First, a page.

wed 28/02/2024

John Gabriel Borkman, Bridge Theatre review - amusing tale of awful people | reviews, news & interviews

John Gabriel Borkman, Bridge Theatre review - amusing tale of awful people

John Gabriel Borkman, Bridge Theatre review - amusing tale of awful people

Simon Russell Beale is the unapologetically corrupt banker, in Ibsen's chilly tragicomedy

Simon Russell Beale, Lia Williams and Clare Higgins in 'John Gabriel Borkman'Images - Manuel Harlan

It always feels special when a play speaks so directly to an audience that you feel and hear the ripples of recognition across the auditorium. And when disgraced banker John Gabriel Borkman roars that, “There are different rules for exceptional people”, at London’s Bridge Theatre, it’s a brilliant reminder of Ibsen’s uncanny prescience.

Borkman isn’t just a Ponzi or a Madoff, but a Boris Johnson and yes, let’s throw in a Kwasi Kwarteng for good measure, people who believe they can lie, steal, or play with people’s lives with impunity, simply because they’re better than the rest of us. 

Ibsen’s penultimate play may not be his best, it’s a bit of an oddity in fact, but it offers a wry account of rampant egomania, fronted by characters whose sense of entitlement is matched by bitter self-pity; Borkman has fleeced his community through fraudulent business dealings, yet in his mind he is the victim, “a great wounded eagle”, not they. 

Lucinda Coxon’s adaptation, directed by Nicholas Hytner, makes for an uneven evening, containing some airless longueurs and stilted exposition, but also moments of entertainingly twisted and explosive emotion. It works, for the most part, because of its trio of central performances, which build in intensity, lending an appropriate tragicomedy to Borkman’s fate.

The single night’s action is set eight years after Borkman’s release from a five-yet jail term for embezzlement. While he’s spent the time moping in self-imposed exile in his bedroom, his estranged wife Gunhild (Clare Higgins) occupies the house below, still fuming over the “overwhelming shame” he brought upon her – and the fact that he played with, and squandered, all her money too. John Gabriel dreams of a return to power, Gunhild of restoring the family name and riches, through their son Erhart (Sebastian de Souza, below centre, with Beale), whom she regards as her "avenging angel".When Gunhild’s sister Ella (Lia Williams) limps through the door, for the first time in years, these festering emotions and misguided ambitions come to a head. The three share a complicated relationship: Ella is not only Borkman’s first love, before being ditched for her sister, but cared for Erhart during his parents’ fall from grace; she’s also the only one to retain her wealth after his misdeeds and is, effectively, keeping the roof over the couple’s head.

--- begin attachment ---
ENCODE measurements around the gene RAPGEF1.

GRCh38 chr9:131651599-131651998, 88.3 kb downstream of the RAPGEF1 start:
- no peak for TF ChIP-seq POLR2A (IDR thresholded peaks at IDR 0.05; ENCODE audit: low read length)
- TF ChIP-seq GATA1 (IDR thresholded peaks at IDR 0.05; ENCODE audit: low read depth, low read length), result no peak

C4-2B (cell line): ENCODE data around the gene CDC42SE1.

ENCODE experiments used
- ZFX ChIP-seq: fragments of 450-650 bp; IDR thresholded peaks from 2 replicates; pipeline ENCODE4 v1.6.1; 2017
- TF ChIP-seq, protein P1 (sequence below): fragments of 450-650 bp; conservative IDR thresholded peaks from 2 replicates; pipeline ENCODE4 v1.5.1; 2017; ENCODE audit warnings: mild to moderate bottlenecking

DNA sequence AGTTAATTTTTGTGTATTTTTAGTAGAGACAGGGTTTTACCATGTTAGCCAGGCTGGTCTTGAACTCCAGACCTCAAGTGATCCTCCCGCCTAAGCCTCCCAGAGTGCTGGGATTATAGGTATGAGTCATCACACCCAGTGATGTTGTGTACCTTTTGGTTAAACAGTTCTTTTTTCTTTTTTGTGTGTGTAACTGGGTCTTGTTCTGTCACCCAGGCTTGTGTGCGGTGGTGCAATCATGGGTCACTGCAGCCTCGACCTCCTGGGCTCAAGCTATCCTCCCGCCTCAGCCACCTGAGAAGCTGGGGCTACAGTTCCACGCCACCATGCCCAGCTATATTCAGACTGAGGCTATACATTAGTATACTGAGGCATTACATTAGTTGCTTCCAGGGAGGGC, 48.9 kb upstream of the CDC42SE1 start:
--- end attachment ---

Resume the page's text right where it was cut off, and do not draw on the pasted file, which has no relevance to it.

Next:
And now, with the cold winter battering at the walls, all three play out their antipathy and competing needs, with the uninterested student Erhart (himself no more than an investment, or asset in their minds) caught in the middle. 

This is a speedy Bridge reunion for Hytner and his lead, after their Bach & Sons in 2021.  And who better than Beale to convey this pathetic, deluded, still heinous man, convinced that his actions were for the good of the country, obsessed with those who supposedly betrayed him. As ever, Beale’s great talent is to make a monster flesh and blood, recognisable; with his bushy white beard and tatty cardigan, shuffling around the room while making cuppas for his rare visitors, he could just as easily be a character in a sitcom, rather than Oslo’s public enemy No 1.

Higgins is belligerence personified as the equally miserable and self-absorbed Gunhild. Williams brings greater guile to proceedings, with a combination of vulnerability and amused watchfulness as the decent, lonely Ella, needy in her own way, but with some justification; as Borkman finally reveals the reason he deserted her years before, Williams’ showdown with Beale is electric. Alongside them, the other characters are too thinly drawn and performed with mixed results: Michael Simkins is fun as Borkman’s gormless friend Wilhelm, kept in tow solely to fuel the banker’s ego, but Ony Uhiara is woefully miscast as Erhart’s lover Fanny Wilton, not least because she’s meant to be so much older than the boy, the casting error undermining another of Ibsen’s assaults on societal convention. 

Anna Fleischle’s set is minimally beautiful, using giant, gunmetal geometric shapes to evoke a vast, empty country pile amid a winter landscape. While the modernising props (a TV set, electric heater and kettle) are unnecessary and rather irksome, it’s a great touch to perch a piano high above the action, from which the diminutive Daisy Ou (as Erhart’s musical friend Frida Foldal) offers the evening’s scene changes some atypically stirring accompaniment, courtesy of Camille Saint-Saëns and Franz Liszt. Lighting and sound come into play effectively for the characters’ climactic venture into a winter as cold as their hearts.

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